Father’s Day weekend sees the release of a superhero action flick, a family comedy about a man who learns about the TRULY important things in life, and an indie dramedy about a depressed teenager who learns…the same lesson. Boy, haven’t seen any of these kinds of films in a while, have we?
For whatever reason, there’s been a lot of excitement building up for Green Lantern based on its trailer(s), which I can’t understand since everything I’ve seen of the film so far looks like every superhero origin story told ad nauseum via a barrage of gratuitous CGI vomit. The story involves a cocky fighter pilot (Ryan Reynolds) who is chosen to join an intergalactic brigade of heroes when an evil force threatens Earth. So far critics have been agreeing with my instincts, complaining that it’s overproduced, joyless, derivative, and impossible for anyone outside of the comics’ diehard fans to really understand it. Since there doesn’t seem to be that much competition this weekend (sorry, but I just don’t see Super 8 being the cultural phenomenon that it was anticipated to be), I think it’ll end up topping the box office with $40-45 million. Conservative, I know, but right on the heels of Thor and X-Men: First Class, I cannot be the only person who’s getting sick of superhero origin stories…right?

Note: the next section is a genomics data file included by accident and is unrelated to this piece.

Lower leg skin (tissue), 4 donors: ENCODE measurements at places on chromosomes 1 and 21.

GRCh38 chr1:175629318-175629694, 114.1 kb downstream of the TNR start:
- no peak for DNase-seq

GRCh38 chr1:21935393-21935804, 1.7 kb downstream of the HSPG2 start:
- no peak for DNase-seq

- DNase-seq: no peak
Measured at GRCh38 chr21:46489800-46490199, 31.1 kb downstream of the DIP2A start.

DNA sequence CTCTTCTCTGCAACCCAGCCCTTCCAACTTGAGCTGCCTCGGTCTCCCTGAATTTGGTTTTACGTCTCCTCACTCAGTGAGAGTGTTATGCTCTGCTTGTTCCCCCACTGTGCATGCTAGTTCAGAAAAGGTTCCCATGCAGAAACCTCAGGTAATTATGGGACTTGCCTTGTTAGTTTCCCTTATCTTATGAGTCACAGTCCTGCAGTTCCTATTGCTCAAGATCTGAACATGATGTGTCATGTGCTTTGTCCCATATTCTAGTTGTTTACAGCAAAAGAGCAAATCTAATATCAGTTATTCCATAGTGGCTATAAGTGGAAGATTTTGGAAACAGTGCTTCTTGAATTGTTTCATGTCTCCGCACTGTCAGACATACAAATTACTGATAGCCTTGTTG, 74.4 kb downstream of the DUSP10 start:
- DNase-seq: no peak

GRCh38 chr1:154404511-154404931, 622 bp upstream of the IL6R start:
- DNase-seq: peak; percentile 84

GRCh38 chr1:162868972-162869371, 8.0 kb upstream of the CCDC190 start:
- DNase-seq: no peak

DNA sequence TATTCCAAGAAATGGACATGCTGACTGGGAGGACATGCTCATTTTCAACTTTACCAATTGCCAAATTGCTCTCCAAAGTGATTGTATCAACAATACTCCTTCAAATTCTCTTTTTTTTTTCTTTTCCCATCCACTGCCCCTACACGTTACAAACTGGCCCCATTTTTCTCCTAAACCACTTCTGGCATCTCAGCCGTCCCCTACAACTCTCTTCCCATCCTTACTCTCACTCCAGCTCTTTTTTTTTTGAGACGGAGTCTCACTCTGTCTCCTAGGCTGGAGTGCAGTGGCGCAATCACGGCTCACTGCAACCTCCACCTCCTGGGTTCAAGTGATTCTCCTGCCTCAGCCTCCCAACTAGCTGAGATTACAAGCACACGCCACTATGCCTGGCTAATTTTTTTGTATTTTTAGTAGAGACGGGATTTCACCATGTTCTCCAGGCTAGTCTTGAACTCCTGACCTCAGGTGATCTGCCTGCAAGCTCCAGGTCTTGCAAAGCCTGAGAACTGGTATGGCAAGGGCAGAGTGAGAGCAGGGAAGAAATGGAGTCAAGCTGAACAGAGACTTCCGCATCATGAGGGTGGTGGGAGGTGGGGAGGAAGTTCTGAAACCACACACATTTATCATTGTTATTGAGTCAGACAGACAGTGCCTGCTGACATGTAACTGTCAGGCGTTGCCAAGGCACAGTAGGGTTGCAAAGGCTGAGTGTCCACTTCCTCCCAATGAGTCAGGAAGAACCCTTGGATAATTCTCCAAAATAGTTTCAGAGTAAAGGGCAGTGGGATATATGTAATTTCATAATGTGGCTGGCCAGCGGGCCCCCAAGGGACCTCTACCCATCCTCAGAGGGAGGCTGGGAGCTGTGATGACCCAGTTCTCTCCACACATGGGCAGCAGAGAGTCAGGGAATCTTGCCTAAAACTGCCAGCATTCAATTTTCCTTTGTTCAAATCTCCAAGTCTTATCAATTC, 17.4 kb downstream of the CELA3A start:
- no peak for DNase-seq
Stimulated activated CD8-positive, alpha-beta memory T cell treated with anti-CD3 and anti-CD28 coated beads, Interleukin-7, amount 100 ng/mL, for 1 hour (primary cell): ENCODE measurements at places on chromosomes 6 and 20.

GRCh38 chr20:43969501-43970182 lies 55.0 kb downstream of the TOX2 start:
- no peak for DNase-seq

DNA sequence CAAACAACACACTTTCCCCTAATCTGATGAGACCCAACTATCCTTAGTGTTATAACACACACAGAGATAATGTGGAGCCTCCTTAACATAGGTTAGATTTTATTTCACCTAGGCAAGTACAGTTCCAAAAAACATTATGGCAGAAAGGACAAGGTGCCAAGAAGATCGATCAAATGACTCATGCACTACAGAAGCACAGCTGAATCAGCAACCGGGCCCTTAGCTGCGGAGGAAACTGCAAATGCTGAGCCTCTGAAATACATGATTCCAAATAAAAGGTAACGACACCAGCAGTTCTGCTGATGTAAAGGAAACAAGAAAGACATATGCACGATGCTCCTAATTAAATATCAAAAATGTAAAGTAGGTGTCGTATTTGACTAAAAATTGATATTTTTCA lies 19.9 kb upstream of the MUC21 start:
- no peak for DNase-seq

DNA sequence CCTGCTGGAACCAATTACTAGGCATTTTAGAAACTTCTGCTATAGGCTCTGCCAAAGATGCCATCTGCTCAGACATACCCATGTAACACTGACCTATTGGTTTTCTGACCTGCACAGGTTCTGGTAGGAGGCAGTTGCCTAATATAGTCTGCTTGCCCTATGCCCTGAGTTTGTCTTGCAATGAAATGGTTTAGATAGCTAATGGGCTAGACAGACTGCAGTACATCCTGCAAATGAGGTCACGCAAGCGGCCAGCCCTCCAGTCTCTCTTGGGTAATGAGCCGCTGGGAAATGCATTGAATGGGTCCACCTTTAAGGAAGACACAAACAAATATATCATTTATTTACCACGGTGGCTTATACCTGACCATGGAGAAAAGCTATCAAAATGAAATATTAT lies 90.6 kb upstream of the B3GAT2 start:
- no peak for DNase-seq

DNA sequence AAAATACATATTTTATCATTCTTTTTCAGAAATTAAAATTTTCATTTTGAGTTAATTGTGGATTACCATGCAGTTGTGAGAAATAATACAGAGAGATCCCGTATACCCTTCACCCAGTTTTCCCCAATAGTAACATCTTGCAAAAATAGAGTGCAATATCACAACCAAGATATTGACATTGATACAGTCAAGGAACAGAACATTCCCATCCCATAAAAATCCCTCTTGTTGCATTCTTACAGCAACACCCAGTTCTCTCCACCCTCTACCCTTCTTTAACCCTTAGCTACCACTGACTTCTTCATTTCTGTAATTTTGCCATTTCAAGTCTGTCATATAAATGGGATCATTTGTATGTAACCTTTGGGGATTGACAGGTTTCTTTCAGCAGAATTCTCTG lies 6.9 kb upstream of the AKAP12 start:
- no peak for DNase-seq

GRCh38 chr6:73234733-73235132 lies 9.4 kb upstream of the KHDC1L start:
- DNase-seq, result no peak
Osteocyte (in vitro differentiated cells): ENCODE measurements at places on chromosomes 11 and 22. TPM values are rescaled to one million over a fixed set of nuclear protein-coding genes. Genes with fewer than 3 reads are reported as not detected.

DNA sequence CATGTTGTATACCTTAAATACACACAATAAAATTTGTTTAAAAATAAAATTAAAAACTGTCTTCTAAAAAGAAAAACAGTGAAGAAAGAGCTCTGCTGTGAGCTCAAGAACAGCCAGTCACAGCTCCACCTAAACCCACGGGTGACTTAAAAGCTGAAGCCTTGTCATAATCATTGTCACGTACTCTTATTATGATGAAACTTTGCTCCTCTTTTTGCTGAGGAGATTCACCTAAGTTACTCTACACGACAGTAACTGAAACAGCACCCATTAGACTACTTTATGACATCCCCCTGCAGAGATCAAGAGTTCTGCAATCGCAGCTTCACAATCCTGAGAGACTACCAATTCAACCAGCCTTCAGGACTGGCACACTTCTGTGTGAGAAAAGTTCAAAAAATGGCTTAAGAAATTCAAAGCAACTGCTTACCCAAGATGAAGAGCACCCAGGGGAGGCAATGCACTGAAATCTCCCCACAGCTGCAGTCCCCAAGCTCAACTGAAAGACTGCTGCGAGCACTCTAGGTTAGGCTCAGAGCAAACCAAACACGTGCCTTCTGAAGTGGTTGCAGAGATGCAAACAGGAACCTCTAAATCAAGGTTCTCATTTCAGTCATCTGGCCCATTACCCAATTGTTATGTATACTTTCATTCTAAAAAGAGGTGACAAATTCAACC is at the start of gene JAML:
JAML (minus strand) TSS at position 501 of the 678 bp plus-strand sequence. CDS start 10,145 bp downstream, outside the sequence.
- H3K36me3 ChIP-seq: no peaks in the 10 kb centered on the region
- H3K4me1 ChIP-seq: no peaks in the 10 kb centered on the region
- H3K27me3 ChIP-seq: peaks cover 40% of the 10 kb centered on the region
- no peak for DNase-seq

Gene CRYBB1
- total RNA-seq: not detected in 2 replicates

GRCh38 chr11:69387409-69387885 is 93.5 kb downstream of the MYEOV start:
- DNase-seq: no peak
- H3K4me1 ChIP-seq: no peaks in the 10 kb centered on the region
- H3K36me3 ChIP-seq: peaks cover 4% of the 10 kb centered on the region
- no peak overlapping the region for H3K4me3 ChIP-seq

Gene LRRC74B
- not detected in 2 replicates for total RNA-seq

Jim Carrey stars in the beloved children’s book adaptation Mr. Popper’s Penguins, about a workaholic whose life is turned upside-down when he inherits six wacky penguins. Gee, do you think the penguins will teach him the value of being a family man at the end? Aw, maybe I’m just being a sourpuss. The majority of critics are giving the film positive, if unenthusiastic notices, mainly due to Jim Carrey’s still-got-it comic energy. Actually, “unenthusiastic” appears to describe the current state of anticipation of Mr. Popper’s Penguins from general audiences. Just about every source I’ve tracked – Facebook, Twitter, Fandango, etc. – does not bode well for the film, and with family-friendly Cars 2 only a week away, it looks like this release will flounder with $10-15 million at the end of the weekend.
In limited release is The Art of Getting By, starring Freddie Highmore as a brooding, ambitionless teenager who falls in love with a Manic Pixie Dream Girl played by Emma Roberts…presumably because Zooey Deschanel was unavailable. Critics have dismissed Gavin Wiesen’s debut as an artificial, formulaic rip-off of dozens of other (better) indie hipster films, and is at this point most likely destined to join The Wackness and Away We Go as a failed bid to attract Oscar voters with its self-conscious “quirkiness.”
Sigh…I’m usually not this grouchy, I swear. There’s going to be (hopefully) some releases to get excited about over the next few weeks. If you take your dear old dad to any of these films, let us know right here on The Awards Circuit!